Exchange Server 2007 Management and Maintenance Practices : Prioritizing and Scheduling Maintenance Best Practices (part 2) - Weekly Maintenance

10/2/2014 9:33:36 PM

2. Weekly Maintenance

Tasks that do not require daily administrative input, but that still require frequent attention, are categorized as weekly maintenance routines. Recommended weekly maintenance routines are described in the following sections.

Document Database File Sizes

In an environment without mailbox storage limitations, the size of the mailbox databases can quickly become overwhelmingly large. If the volume housing the databases is not large enough to accommodate the database growth beyond a certain capacity, services can stop, databases can get corrupted, performance can get sluggish, or the system can halt.

Even with mailbox size limitations implemented, administrators should be aware of and document the size of databases so that they can determine the estimated growth rate.

By documenting the size of all mailbox databases on a weekly basis, administrators can have a more thorough understanding of the system usage and capacity requirements in their environment.

Verify Public Folders Replication

Many environments rely on public folders to share information, and the public folder configurations can vary widely from environment to environment.

With environments that replicate public folder information among different Exchange Server servers, administrators should inspect the replication to ensure all folders are kept up to date.

There are several ways to perform quick tests to determine if a public folder is replicating properly. Among these are manual testing and reviewing the Ex00yymmdd.log and Ex01yymmdd.log files. If problems exist, administrators can use these logs to troubleshoot.

Verify Online Maintenance Tasks

Exchange Server 2007 records information in the application log about scheduled online maintenance processes. Check this event log to verify that all the online maintenance tasks are being performed and that no problems are occurring.

Using the filtering capabilities of the Event Viewer (View, Filter), administrators can apply a filter to search for specific events, and can specify a date (and time) range to search for these events. For example, it is easy to filter the events to view all events with an ID of 1221 that have occurred in the past week.

Alternatively, in the right pane of the Event Viewer, click on the Event column to sort events by their ID number; however, this view is more challenging to read because you must then verify the dates of the events as well.

The following Event IDs should be regularly reviewed:

  • Event ID 1221— This event reveals how much whitespace there is in a database. This information is also useful in determining when offline database defragmentation might be necessary.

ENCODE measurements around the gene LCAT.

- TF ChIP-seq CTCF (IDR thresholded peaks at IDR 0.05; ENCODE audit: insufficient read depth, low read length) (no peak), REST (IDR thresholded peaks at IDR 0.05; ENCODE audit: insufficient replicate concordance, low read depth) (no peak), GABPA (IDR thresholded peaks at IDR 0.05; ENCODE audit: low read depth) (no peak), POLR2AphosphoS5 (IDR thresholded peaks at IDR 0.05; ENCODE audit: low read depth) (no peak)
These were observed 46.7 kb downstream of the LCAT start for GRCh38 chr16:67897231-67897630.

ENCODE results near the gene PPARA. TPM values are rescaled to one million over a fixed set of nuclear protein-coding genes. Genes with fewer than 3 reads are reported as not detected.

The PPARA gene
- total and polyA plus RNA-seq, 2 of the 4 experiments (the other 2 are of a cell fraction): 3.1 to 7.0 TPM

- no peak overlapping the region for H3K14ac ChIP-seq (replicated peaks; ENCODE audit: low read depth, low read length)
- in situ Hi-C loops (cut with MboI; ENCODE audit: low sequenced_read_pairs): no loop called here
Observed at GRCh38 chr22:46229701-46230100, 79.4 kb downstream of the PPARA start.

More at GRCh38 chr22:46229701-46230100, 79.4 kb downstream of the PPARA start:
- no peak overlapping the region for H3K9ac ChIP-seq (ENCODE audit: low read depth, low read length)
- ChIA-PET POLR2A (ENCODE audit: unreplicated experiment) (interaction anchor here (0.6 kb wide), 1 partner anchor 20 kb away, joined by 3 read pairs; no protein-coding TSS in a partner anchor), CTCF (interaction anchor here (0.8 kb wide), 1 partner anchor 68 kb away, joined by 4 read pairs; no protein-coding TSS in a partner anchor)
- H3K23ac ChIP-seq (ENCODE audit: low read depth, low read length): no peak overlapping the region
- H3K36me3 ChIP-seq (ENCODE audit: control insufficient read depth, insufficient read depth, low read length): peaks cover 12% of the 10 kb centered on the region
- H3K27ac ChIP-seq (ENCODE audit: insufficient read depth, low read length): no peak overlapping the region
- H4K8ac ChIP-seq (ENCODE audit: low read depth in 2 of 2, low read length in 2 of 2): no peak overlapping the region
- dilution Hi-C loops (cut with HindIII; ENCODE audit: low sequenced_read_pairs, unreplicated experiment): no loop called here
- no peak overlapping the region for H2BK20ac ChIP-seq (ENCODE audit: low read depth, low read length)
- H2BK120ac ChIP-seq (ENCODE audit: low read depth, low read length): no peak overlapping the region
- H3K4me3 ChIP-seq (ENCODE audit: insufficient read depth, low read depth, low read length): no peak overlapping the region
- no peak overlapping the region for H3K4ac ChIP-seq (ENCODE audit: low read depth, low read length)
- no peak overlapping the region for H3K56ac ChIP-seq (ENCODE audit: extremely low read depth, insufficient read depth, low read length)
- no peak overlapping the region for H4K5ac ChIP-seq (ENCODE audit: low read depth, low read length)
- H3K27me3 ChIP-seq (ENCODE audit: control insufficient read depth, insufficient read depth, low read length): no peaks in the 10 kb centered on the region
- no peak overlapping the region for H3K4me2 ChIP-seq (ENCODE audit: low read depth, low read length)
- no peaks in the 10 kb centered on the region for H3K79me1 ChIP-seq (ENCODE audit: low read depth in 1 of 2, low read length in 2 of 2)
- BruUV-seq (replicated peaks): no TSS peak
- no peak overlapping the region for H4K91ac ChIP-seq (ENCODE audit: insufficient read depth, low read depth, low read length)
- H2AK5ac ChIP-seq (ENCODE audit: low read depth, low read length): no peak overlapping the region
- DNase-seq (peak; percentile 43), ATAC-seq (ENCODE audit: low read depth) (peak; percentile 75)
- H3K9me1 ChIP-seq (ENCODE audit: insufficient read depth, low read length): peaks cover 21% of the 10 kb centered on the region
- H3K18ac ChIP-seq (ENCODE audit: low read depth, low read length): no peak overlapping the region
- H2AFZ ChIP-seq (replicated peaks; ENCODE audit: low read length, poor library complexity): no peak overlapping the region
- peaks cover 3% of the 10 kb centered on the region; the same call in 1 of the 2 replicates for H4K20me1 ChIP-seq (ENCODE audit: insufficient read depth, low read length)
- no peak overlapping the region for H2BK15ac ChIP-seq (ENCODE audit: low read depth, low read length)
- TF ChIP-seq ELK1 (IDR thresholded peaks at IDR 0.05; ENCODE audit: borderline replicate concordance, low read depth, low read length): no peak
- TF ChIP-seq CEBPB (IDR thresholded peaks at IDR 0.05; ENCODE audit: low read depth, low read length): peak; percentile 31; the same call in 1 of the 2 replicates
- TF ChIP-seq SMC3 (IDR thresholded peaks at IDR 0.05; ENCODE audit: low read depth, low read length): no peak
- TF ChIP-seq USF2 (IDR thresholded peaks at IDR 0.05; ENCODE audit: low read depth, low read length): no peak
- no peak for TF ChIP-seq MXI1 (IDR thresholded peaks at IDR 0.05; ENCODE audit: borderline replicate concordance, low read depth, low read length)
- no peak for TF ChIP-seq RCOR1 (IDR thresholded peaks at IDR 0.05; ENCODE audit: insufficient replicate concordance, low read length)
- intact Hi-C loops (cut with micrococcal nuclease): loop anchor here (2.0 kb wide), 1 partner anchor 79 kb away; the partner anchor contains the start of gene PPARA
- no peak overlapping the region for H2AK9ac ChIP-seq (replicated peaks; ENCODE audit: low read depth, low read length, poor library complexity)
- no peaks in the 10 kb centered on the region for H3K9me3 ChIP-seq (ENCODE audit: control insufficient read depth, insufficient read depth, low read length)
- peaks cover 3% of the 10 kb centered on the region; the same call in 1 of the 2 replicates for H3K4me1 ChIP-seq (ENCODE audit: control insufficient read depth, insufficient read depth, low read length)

• Event ID 1206 and 1207— These IDs give information about the start and stop times for the cleanup of items past the retention date in Item Recovery.

  • Event ID 700 and 701— These IDs indicate the start and stop times of the online database defragmentation process. Administrators should ensure that the process does not conflict with Exchange database backups and make sure that the process completed without interruptions.

  • Event IDs 9531–9535— These IDs indicate the start and end times of the cleanup of deleted mailboxes that are past the retention date.

Analyze Resource Utilization

To keep any environment healthy, overall system and network performance should be regularly evaluated. An Exchange Server 2007 environment is no exception.

At a minimum, administrators should monitor system resources at least once a week. Primary areas to focus on include the four common contributors to bottlenecks: memory, processor, disk subsystem, and network subsystem.

Ideally, utilizing a monitoring utility such as Microsoft Operations Manager to gather performance data at regular intervals is recommended because this data can be utilized to discover positive and negative trends in the environment.

Check Offline Address Book Generation

An Offline Address Book (OAB) is used by Outlook to provide offline access to directory information from the Global Address List (GAL) when users are working offline or in Cached Exchange mode. When a user starts Outlook in Cached Exchange mode for the first time, the user’s Exchange mailbox is synchronized to a local file (an .ost file) and the offline address list from the Exchange server is synchronized to a collection of files (.oab files) on the user’s computer.